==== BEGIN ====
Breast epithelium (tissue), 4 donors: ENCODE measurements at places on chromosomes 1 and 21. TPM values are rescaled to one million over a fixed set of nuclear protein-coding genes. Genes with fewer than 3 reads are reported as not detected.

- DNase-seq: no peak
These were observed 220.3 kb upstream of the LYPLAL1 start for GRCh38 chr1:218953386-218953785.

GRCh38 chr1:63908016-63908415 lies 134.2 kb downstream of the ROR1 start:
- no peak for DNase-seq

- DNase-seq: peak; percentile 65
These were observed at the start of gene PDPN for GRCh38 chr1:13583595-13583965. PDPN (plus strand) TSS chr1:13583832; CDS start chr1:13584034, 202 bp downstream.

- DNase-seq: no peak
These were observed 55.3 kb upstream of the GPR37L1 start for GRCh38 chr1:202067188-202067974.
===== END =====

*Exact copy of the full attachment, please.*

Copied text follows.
Breast epithelium (tissue), 4 donors: ENCODE measurements at places on chromosomes 1 and 21. TPM values are rescaled to one million over a fixed set of nuclear protein-coding genes. Genes with fewer than 3 reads are reported as not detected.

- DNase-seq: no peak
These were observed 220.3 kb upstream of the LYPLAL1 start for GRCh38 chr1:218953386-218953785.

GRCh38 chr1:63908016-63908415 lies 134.2 kb downstream of the ROR1 start:
- no peak for DNase-seq

- DNase-seq: peak; percentile 65
These were observed at the start of gene PDPN for GRCh38 chr1:13583595-13583965. PDPN (plus strand) TSS chr1:13583832; CDS start chr1:13584034, 202 bp downstream.

- DNase-seq: no peak
These were observed 55.3 kb upstream of the GPR37L1 start for GRCh38 chr1:202067188-202067974.